Code checking entails scanning source code and looking for potential problems. This could be anything from breaking a naming convention or unused code to potential issues in performance and complexity.

The main goal is checking to see that your code follows the specific coding standards you have set up. Your team might follow a common convention such as Google’s style guide, or you might have your own in-house rules to guide you. A good tool should be fully configurable to follow whichever style you prefer.

Code uniformity means all your developers name the classes and properties the same way based on the standards you develop. The more people and the larger the project, the more essential it is to keep a handle on this.

Documentation Enforcement

Along with your code standards, inline documentation plays a key role in making sure everyone stays on the same page. This is especially true for developers joining a new team. Your checker can ensure that there are comments documenting your code so that it is easier for everyone to adhere to your standards. It is also important for adding and keeping track of TODOs and FIXMEs. 

Bug Finding

JavaScript error checkers also look for general bugs in the code, comparing what you’ve written against common bug patterns. These can cover correctness, malicious code, performance, and security, among others. Security is an ongoing problem for JavaScript so a tool with additional checks for common vulnerabilities, such as types of injection and sensitive data exposure is important to have.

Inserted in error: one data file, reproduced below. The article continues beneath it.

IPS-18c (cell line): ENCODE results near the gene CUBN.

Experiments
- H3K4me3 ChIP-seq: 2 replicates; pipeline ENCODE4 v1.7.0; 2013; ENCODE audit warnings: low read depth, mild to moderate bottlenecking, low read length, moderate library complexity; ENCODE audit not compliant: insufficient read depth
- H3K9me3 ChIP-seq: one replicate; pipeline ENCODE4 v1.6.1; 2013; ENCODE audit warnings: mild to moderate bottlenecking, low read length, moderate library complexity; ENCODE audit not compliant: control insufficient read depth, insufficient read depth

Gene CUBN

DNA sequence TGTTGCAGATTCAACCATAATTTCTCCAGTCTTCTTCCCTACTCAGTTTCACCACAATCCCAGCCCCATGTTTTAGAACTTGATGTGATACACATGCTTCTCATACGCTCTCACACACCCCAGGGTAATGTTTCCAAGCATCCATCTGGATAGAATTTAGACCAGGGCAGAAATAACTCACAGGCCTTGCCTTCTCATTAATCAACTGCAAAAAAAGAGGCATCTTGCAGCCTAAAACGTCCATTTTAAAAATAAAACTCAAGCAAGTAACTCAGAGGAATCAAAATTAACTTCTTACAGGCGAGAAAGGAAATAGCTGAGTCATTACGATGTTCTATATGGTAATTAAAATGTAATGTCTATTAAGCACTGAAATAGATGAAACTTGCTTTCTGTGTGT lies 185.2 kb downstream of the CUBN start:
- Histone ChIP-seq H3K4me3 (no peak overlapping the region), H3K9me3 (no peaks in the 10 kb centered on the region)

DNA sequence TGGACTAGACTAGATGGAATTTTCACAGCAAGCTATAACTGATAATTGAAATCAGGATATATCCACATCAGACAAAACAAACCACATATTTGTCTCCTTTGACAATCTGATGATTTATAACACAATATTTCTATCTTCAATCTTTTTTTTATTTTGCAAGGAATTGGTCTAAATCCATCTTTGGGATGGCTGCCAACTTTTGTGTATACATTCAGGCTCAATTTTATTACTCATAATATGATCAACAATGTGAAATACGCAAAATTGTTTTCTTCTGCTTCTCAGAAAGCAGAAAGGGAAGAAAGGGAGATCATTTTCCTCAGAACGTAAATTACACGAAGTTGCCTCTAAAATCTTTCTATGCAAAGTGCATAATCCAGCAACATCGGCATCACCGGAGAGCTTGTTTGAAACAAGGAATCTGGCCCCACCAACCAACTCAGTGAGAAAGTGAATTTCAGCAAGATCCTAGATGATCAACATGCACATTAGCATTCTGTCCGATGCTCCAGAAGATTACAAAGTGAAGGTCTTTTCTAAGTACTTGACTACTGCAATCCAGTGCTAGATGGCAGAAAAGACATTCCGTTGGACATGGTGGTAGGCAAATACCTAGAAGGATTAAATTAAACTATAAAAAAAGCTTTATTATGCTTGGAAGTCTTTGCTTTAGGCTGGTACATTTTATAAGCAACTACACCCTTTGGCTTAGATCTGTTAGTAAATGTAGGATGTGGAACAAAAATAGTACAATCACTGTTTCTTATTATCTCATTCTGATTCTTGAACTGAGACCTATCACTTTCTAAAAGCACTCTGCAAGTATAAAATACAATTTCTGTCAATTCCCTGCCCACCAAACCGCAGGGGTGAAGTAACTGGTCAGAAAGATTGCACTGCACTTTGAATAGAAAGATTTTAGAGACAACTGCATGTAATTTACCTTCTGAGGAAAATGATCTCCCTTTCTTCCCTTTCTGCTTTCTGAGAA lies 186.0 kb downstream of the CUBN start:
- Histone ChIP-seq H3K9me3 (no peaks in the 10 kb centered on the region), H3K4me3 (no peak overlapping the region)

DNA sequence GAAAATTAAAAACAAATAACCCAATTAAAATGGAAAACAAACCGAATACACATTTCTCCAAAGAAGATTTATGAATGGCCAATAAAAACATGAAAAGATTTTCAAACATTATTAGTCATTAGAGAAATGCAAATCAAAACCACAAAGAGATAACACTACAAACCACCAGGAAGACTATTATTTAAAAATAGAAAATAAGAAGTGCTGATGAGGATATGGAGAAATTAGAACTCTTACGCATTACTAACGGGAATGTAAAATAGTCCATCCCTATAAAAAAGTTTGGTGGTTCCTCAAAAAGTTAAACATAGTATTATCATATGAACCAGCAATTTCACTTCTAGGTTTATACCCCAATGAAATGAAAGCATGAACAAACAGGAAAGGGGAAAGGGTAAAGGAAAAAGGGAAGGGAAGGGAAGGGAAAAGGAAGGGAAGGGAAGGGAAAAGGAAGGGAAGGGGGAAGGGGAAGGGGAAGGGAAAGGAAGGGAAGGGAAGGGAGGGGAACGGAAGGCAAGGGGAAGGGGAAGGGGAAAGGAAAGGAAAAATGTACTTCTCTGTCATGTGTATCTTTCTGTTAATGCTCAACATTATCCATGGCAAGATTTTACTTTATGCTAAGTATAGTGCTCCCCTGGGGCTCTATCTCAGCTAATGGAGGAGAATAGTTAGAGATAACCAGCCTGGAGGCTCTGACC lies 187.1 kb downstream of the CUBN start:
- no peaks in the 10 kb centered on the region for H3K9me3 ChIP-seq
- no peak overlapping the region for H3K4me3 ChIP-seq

When Do You Check Code?

With a language like JavaScript, you actually have a choice as to when and how to check the code. Most developers will run a static analysis on their own machine before sending off changes. 

Your first time to do a code check might be in your own local environment before you submit the code to a shared repository such as GitHub, even though the checks done locally can be exactly the same as the ones done on the continuous integration server. 

A later check might also be done manually by fellow developers during a regular code review process. The goal is to get the code as consistent, maintainable, and correct as possible before it hits the production server. 

Deploy Your JavaScript Checkers

There are many tools used in code analysis, and we recommend you check out the array of JavaScript checkers if you care about code quality and consistent standards, and want to automate the code review process. 

At Codacy, we integrate some JavaScript checkers, including ESLint, JSHint, and PMD. Codacy analyses commits for you automatically, giving you details on any problems found, how to solve them, and also provides an estimate of how long it will take to solve the issues. This also aids in tackling technical debt, which is a well-known term in software development. Automated code review can save up to 50 percent of time spent doing code reviews and ship features faster. This is an impressive statistic, and it can be something remarkable for any team and overburdened developer, as the pressure to deliver well-built products and new releases with high quality fast and safely is more important than ever. 

Check out the rest of our blog for more tips on how to improve code quality.